Get the most wonderful local ingredient you can. I don't know where you live, but on the West Coast you want fresh Dungenes crabs, served cracked with tools and with some stuff to dip in (mayo, ketchup, lemon, horseradish, Tabasco-everybody mixes it for himself) razor clams simply fried (a very rare treat now), served with old fashioned tartar sauce. A great big pile of asparagus, if that's in season, roasted with olive oil and a little sea salt. The idea of some kind of gourmet experience is silly. You think you can equal the stuff they have eaten in restaurants around the world? Forget it. Fresh, Delicious, Local, Simply cooked.
I love making paella for a crowd. It always looks beautiful, tastes great, and really doesn't need much accompaniment beyond a crusty bread and perhaps a salad.
There are essential differences between restaurant fine cooking and fine home cooking. The big one is that restaurants can and do prepare sauces that can take days and many sub sauces to make. Doing this for many people and many meals makes sense. It is really not practical for a single meal. I think elaborate dishes should be left to those chefs. For me, the best home cooking consists of the finest local ingredients prepared simply and well. Two of my out of the park hits served for dinners meant to impress was a grilled fresh whole salmon (not farmed) with a good salad and fresh home-made bread. I did a creme brulee for dessert. Another dinner centerpiece was a thick sirloin, so tasty that I kept slicing of little pieces to eat raw. That also was cooked on the grill. With meat that tasty there was no way not to have it be wonderful. The advantage of these meals is that it was the shopping that took the effort. The local supermarket was NOT the supplier. I had a chance to relax between the shopping and fixing the dinner. Preparation was simple and I got to enjoy the company enjoying my meal.Of course, the wines and cocktails were carefully selected and served.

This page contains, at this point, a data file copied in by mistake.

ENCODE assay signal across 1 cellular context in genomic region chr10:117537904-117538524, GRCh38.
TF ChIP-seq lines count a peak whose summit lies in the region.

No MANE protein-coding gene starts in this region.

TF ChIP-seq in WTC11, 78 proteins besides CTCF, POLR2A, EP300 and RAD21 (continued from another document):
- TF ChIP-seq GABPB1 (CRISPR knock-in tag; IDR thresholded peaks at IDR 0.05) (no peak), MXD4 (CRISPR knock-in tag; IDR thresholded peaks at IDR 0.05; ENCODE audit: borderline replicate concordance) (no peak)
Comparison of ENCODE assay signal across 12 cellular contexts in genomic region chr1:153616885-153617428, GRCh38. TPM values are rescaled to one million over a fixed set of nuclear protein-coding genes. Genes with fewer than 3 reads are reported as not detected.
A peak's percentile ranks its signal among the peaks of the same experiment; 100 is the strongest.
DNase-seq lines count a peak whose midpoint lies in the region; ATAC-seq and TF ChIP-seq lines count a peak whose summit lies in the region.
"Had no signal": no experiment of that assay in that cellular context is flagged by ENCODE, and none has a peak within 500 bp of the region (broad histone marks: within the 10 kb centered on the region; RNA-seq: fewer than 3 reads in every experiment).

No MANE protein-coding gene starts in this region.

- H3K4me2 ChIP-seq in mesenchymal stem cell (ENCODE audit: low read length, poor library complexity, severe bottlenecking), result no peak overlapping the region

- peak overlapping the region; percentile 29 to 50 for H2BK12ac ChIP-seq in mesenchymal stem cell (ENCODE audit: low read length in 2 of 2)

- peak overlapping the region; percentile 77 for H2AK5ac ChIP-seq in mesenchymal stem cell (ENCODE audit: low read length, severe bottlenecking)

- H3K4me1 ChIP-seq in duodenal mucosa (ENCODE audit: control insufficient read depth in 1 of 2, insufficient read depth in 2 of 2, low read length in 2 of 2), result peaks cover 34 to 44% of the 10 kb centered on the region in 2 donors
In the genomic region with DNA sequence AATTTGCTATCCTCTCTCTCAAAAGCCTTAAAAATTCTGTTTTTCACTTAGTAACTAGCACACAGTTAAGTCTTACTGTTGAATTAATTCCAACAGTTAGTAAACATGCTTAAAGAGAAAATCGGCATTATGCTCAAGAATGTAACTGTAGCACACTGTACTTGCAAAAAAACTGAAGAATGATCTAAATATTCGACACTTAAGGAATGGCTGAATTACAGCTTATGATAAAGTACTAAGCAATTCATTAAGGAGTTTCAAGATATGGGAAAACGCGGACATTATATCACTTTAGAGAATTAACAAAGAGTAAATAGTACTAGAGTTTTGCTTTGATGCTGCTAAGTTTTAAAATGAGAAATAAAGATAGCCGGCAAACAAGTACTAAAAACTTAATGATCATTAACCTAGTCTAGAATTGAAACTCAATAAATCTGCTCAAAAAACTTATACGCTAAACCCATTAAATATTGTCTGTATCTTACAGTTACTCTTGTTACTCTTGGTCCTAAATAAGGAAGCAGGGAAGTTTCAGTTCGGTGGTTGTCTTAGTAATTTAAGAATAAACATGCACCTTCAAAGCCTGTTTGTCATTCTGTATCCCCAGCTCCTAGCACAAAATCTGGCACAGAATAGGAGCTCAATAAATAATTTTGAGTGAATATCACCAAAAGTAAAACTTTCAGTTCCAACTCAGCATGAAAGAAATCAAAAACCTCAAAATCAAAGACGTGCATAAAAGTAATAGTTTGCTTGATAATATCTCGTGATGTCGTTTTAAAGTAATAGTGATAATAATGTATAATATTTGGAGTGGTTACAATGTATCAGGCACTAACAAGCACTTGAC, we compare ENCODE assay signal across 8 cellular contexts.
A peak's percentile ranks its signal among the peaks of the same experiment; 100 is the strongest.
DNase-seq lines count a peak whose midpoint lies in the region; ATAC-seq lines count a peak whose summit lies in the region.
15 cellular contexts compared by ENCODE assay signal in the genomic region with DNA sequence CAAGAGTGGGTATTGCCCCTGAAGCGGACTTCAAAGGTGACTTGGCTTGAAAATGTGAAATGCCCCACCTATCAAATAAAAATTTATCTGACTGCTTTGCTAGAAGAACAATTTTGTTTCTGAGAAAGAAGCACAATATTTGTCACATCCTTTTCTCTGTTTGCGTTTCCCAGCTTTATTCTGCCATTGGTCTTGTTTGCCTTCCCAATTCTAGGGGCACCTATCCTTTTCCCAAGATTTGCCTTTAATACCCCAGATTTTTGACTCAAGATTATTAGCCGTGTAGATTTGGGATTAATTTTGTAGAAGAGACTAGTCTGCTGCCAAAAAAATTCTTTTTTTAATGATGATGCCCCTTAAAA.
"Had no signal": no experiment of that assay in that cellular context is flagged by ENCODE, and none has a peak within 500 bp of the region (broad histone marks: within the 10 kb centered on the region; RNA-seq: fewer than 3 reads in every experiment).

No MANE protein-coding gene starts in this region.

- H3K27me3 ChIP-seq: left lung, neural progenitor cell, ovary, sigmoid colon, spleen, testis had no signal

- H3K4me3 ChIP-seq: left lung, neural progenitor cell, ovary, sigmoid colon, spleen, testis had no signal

Really. being yourself and being comfortable just being yourself is the most important ingredient.
Trying to impress someone always, without fail, comes off as trying to impress someone. Some people have a career trying to impress other people, a very sad way to live a life.
If and when you ever meet Geno0, you can be assured I am what I am. And you will eat my world famous lasagna, or ribs or whatever. You will eat what I am good at and what I am proud of, nothing less.
My go-to would center around braised short ribs. So easy to make these for a 10+ group. You can make them a day or two in advance and they will be better! If you can pull off good garlic mashed potatoes, it will be a triumph! Everyone just says OMG! SO GOOD! And it frees you up for other ideas for the other courses.
I would move the emphasis away from fancy techniques, or really expensive ingredients, because you're not going to be able to top what they've eaten elsewhere.
I would go for something that emphasizes whatever is local and fresh where you are, and given the time of year, there should be good options.
For example, if I were in my home town, I'd go with fresh sockeye salmon, either grilled or, if I can get my hands on the right sized fish, stuffed and barbecued whole with my Dad's special stuffing recipe. Roasted new potatoes with butter and herbs, fresh butter lettuce salad with vinegar cream dressing, a salad of local, vine ripened tomatoes, roasted corn salad made with local sweet corn. A light, summery white wine or a good local pale ale to accompany it. For dessert, homemade wild blackberry pie with vanilla ice cream, coffee and tea.
I definitely would agree with you on staying away from unfamiliar techniques and ingredients. Nor am I looking to match the culinary skills of top chefs. I guess my goal of the evening is for people to leave with a feeling of: Wow, that was a great, enjoyable meal that a lot of love went into....
I love your ideas and the fresh, local, seasonal themes are definitely coming across loud and clear in the thread.
Any chance you'd care to share your Dad's special stuffing recipe?
UPDATE: Thanks to everyone for all the input. The dinner ended up getting cancelled (well, it changed from a home-cooked dinner to dinner out), but the exercise in thinking this through was helpful!